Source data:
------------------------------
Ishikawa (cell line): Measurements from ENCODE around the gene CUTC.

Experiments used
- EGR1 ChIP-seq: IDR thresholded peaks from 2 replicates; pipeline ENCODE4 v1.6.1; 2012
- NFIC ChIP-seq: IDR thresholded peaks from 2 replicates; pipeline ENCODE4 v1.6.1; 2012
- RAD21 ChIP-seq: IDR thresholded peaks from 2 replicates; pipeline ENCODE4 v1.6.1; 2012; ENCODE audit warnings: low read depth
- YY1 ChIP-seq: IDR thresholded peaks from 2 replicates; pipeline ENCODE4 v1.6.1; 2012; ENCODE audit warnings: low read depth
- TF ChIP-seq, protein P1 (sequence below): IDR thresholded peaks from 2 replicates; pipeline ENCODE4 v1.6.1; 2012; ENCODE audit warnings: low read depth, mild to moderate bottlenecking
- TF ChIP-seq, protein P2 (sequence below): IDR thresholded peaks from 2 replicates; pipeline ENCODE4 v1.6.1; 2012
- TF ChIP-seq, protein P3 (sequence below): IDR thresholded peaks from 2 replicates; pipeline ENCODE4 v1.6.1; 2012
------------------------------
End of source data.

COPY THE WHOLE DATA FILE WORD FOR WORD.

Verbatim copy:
Ishikawa (cell line): Measurements from ENCODE around the gene CUTC.

Experiments used
- EGR1 ChIP-seq: IDR thresholded peaks from 2 replicates; pipeline ENCODE4 v1.6.1; 2012
- NFIC ChIP-seq: IDR thresholded peaks from 2 replicates; pipeline ENCODE4 v1.6.1; 2012
- RAD21 ChIP-seq: IDR thresholded peaks from 2 replicates; pipeline ENCODE4 v1.6.1; 2012; ENCODE audit warnings: low read depth
- YY1 ChIP-seq: IDR thresholded peaks from 2 replicates; pipeline ENCODE4 v1.6.1; 2012; ENCODE audit warnings: low read depth
- TF ChIP-seq, protein P1 (sequence below): IDR thresholded peaks from 2 replicates; pipeline ENCODE4 v1.6.1; 2012; ENCODE audit warnings: low read depth, mild to moderate bottlenecking
- TF ChIP-seq, protein P2 (sequence below): IDR thresholded peaks from 2 replicates; pipeline ENCODE4 v1.6.1; 2012
- TF ChIP-seq, protein P3 (sequence below): IDR thresholded peaks from 2 replicates; pipeline ENCODE4 v1.6.1; 2012